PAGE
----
• The literal "]" closing square bracket metacharacter is explicitly escaped, i.e. to: "\]". (although this is not required, it is good practice IMHO).
  • Capture group $2 is consolidated onto one line.
  • A full width header comment is added at the top of the regex describing the overall regex purpose.
share|improve this answer
    
+1 ... yup, I guess I was a bit sloppy with the quotes and the modifiers there. But your unrolled loop is the same as mine, isn't it? Or do I miss an important difference there? –  m.buettner Nov 9 '12 at 10:47
1  
Yes your answer implements a very similar "(normal* special)* normal*" unrolled loop structure which is almost the same thing. But in the case where the target string has no special, (nested brackets), it must first enter the quantified group and match the entire first normal* before it realizes there is no special. It must then discard the first normal*, (backtrack), skip over the quantified group, then match the contents again using the second normal*. This is not a large cost however (only one additional step) which is why I used the word "excellent" to describe your answer. –  ridgerunner Nov 9 '12 at 16:39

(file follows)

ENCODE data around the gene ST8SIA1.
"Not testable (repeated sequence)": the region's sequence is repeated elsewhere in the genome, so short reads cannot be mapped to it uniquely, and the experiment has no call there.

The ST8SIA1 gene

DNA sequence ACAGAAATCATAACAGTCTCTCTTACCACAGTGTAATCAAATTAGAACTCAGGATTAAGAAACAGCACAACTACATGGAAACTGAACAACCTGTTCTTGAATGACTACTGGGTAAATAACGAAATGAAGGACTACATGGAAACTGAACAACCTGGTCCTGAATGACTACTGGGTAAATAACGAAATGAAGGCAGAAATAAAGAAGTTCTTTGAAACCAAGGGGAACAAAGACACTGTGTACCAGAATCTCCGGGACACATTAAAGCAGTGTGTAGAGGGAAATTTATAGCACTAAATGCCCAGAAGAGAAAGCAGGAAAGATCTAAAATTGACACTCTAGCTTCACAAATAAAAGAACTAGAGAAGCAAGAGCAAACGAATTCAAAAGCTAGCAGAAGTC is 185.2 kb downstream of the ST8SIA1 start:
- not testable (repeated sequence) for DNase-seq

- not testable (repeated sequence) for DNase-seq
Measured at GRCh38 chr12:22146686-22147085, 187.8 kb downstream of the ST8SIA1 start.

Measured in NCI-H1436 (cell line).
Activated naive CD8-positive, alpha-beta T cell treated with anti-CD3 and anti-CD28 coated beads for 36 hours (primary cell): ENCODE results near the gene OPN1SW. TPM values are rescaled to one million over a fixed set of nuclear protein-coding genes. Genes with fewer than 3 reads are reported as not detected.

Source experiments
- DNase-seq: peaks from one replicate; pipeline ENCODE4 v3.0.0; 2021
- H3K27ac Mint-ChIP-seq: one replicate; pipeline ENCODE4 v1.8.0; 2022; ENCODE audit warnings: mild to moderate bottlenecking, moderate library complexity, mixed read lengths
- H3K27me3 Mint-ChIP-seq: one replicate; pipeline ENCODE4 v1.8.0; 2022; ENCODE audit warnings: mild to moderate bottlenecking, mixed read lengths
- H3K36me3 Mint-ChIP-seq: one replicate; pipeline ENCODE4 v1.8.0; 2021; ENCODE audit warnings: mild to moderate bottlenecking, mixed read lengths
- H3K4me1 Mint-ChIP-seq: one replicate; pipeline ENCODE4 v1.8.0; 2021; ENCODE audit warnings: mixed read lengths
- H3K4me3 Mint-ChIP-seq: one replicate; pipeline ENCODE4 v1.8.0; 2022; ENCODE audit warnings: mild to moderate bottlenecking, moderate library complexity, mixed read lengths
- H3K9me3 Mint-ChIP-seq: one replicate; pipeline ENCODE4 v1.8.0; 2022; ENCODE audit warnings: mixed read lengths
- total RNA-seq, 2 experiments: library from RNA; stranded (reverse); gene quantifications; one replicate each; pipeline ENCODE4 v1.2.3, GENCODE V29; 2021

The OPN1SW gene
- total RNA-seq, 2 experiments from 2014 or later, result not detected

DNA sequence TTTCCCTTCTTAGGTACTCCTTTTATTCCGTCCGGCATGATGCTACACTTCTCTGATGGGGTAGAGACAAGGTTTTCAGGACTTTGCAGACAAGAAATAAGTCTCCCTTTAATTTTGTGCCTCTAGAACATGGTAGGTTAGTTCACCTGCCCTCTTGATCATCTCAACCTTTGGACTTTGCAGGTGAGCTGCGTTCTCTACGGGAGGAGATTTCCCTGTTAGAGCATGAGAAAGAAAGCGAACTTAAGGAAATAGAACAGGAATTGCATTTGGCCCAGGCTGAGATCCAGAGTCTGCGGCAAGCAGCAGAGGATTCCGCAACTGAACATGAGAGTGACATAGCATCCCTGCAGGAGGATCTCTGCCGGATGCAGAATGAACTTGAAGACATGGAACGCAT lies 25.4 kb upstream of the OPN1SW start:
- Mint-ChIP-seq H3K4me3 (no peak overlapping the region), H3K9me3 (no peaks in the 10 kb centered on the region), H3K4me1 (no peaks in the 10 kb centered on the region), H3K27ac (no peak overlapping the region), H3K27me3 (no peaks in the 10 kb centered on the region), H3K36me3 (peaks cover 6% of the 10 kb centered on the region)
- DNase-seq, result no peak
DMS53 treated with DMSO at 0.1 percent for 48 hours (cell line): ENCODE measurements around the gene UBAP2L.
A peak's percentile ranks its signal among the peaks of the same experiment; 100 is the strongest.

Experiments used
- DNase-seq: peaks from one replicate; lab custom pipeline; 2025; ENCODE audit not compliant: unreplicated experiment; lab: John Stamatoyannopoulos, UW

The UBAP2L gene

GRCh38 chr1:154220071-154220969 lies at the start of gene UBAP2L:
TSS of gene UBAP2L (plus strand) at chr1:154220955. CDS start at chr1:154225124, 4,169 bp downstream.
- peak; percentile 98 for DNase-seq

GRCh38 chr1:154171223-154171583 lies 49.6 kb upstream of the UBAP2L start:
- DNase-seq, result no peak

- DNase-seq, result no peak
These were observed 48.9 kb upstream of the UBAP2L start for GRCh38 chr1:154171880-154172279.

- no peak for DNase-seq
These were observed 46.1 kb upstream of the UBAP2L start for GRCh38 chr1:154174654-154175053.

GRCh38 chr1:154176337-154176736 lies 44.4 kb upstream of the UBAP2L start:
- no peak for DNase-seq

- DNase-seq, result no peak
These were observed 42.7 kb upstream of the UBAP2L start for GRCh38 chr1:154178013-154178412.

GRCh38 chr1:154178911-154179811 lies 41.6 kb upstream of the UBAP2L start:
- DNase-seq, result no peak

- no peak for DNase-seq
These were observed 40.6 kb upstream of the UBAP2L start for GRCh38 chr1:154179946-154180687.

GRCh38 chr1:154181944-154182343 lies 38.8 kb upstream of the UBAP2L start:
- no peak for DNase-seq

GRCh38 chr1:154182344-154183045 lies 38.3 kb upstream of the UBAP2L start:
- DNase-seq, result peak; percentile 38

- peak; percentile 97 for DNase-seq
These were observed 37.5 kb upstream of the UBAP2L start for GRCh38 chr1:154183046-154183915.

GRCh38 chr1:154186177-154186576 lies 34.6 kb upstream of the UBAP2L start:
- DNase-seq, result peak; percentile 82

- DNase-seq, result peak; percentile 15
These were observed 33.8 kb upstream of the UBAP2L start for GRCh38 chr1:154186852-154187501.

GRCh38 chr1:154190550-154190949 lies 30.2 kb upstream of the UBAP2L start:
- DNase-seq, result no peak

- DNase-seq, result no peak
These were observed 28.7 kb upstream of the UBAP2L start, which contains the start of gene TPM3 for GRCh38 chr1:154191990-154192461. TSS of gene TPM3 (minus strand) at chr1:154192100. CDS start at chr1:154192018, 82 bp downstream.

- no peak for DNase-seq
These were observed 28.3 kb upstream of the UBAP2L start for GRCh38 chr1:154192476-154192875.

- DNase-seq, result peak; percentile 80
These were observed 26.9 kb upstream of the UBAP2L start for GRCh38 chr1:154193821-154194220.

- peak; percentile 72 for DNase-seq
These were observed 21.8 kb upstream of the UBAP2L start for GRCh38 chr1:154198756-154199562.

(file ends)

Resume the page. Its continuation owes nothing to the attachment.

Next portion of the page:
Ah yeah, that makes sense. Thanks for the explanation! –  m.buettner Nov 9 '12 at 17:30
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I think you just need to tweak your first regex a tiny bit:

preg_match_all("#\[(.*?)\](?:\(([a-z]+)\))?#is",$html,$matches)
                          ^^^            ^^

This way, the parenthesized letters are optional.

EDIT:

Given the clarifications, here's a new regex:

\[((?:[^][]|\[[^][]*?\])*?\](?:\(([a-z]+)\))?

Here is a Rubular demo.

share|improve this answer
    
That will get [[Nam liber] instead of [[Nam liber]](c) won't it? –  m.buettner Nov 8 '12 at 23:19
    
@m.buettner - Damn it, buettner. –  Andrew Cheong Nov 8 '12 at 23:21
    
Sorry, thanks for trying. Let me clarify the question, 1 min. –  Adam Nov 8 '12 at 23:23
    
@acheong87 yours is fixed easily though: \[(.*?)\](?!\])(?:... –  m.buettner Nov 8 '12 at 23:25
1  
@m.buettner - Thanks, yeah, I thought that too, but then I didn't know whether spaces are allowed before or after the inner brackets, whether there can be inner brackets anywhere within, e.g. [Nam [liber]](c), etc. so, like you, waiting for exact requirements. –  Andrew Cheong Nov 8 '12 at 23:27